Michelle from Gambling with Lives, shares her thoughts on the ALLIANCE Annual Conference session Reducing stigma, emphasising humanity.
At the ALLIANCE Annual Conference last week we heard from a number of guest speakers on the topic of stigma in relation to mental health. Importantly, the focus was on what could be done to reduce this stigma and help people access the help and support they need.
As a professional who has worked in outreach and engagement for a number of national charities over a number of years, I have considered stigma in this way before; how can we bring down the very real barriers that prevent people from reaching out?
At Gambling with Lives we support families who’ve been bereaved by gambling-related suicide. Research has found that 4 to 11 percent of suicides are related to gambling, the equivalent of up to 650 deaths a year in the UK. Our aim is to raise awareness amongst gamblers, their families and friends, and health professionals of the dangerous effects of gambling on mental health and the high suicide risk.
From a suicide prevention point of view, the message is clear: as a society we must learn to talk about mental health, ask about suicide, encourage normalisation and think about how we talk about suicide. But that’s only a tiny part of the problem. We heard from Tommy Kelly and Martin Paterson who have both lived through mental health crises. In both cases there was a void where appropriate and timely intervention should have been. A desire to help but a lack of genuine empathy and appropriate skills prevented Martin and Tommy from getting the right help at the right time.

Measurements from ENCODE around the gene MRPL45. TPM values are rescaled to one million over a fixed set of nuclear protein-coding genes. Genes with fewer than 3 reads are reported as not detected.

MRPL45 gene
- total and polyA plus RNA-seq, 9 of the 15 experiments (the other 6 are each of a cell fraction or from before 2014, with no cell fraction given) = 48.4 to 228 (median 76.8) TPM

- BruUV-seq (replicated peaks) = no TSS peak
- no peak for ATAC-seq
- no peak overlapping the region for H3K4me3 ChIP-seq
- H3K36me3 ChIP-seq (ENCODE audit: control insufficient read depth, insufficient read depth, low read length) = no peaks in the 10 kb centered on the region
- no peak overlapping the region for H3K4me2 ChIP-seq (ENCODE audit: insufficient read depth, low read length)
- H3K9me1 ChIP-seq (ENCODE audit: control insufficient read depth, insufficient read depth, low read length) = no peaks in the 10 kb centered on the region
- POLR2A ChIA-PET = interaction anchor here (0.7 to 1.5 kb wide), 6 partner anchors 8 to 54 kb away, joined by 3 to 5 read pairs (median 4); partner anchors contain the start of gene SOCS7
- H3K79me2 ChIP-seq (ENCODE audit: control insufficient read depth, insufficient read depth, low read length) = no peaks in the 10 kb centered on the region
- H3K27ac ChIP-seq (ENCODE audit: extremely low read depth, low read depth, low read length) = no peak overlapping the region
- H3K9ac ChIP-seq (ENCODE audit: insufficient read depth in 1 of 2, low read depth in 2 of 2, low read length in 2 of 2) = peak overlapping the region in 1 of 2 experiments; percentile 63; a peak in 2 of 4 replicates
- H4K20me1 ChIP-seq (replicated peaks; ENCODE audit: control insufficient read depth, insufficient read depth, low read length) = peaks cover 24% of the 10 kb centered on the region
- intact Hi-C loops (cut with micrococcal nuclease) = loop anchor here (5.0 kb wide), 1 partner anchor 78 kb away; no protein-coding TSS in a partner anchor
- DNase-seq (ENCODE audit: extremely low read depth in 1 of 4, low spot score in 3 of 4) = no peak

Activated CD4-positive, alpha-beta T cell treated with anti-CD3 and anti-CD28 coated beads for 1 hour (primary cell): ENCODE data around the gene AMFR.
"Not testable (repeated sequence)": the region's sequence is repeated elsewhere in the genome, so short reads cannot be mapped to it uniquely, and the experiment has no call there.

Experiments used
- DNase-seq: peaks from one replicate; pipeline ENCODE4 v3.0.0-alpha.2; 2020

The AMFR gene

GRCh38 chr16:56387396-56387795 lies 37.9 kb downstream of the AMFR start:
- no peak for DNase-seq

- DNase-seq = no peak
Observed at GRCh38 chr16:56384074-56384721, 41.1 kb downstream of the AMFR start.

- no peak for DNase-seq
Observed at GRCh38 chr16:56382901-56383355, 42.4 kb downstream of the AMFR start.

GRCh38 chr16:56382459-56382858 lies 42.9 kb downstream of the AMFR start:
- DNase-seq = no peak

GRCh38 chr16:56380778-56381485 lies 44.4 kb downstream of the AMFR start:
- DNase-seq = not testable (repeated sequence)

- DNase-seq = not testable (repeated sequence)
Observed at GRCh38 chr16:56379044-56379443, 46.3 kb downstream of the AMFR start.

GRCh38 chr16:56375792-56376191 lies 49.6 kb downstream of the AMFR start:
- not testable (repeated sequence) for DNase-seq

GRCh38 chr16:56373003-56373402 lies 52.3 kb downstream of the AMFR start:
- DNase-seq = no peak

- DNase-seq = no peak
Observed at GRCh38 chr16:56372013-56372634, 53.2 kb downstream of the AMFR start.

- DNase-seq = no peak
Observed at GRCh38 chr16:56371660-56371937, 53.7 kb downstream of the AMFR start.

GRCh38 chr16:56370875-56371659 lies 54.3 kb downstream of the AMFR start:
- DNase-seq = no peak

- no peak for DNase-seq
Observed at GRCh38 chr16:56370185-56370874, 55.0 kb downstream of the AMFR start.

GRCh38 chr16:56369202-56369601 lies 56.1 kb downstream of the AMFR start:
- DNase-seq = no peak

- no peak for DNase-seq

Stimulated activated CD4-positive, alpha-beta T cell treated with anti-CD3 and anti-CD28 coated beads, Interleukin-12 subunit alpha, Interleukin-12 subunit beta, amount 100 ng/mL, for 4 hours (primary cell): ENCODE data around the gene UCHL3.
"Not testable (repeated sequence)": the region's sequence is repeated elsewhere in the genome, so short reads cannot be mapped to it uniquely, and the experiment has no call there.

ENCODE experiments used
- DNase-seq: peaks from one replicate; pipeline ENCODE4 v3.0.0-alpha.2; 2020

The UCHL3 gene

What was asked of us to consider was why suicide rates are not reducing and people living with mental health conditions are dying younger despite all the efforts of the last 20 years. Perhaps because a piece of the puzzle is still missing? Quite possibly. Reducing stigma, it was said, must therefore go further than addressing cultural attitudes and include a public health approach – a more representative workforce, health leadership that is committed to inclusion, and policy change.
Martin who is now in recovery from a lengthy gambling addiction spoke of his shame and guilt, which challenged us to think about self-stigma. To reduce this, at Gambling with Lives we challenge the “responsible gambling” narrative popular with the gambling industry that puts all the emphasis on the individual. We help people to realise they have also been the victim of dangerous gambling products, predatory practices from gambling firms as well as relentless advertising.
Poignantly, Tommy told us that while stigma exists, mental health does not discriminate and so we all have a vested interest in normalising mental health and creating safety for those in need of help and support.
It is possible to recover. We see this in Tommy and Martin, and we are not without ideas. My three take-aways are:
- Cultural and attitudinal change is needed
- Development of a more empathic response among treatment providers that values the inclusion of lived experience is vital
- Ideas work better when added together than they do in isolation
Gambling with Lives was set up by the families and friends of young people who had taken their own lives as a direct result of gambling. The charity’s research indicates there are between 250 and 650 gambling related suicides every year in the UK: a minimum of one every working day. You can find out more on Gambling with Lives’ website (this link will take you away from our website).
Gambling with Lives offers a range of specialist support services for families bereaved by gambling related suicide. If your family has been affected please make contact at firstname.lastname@example.org (this link will take you away from our website).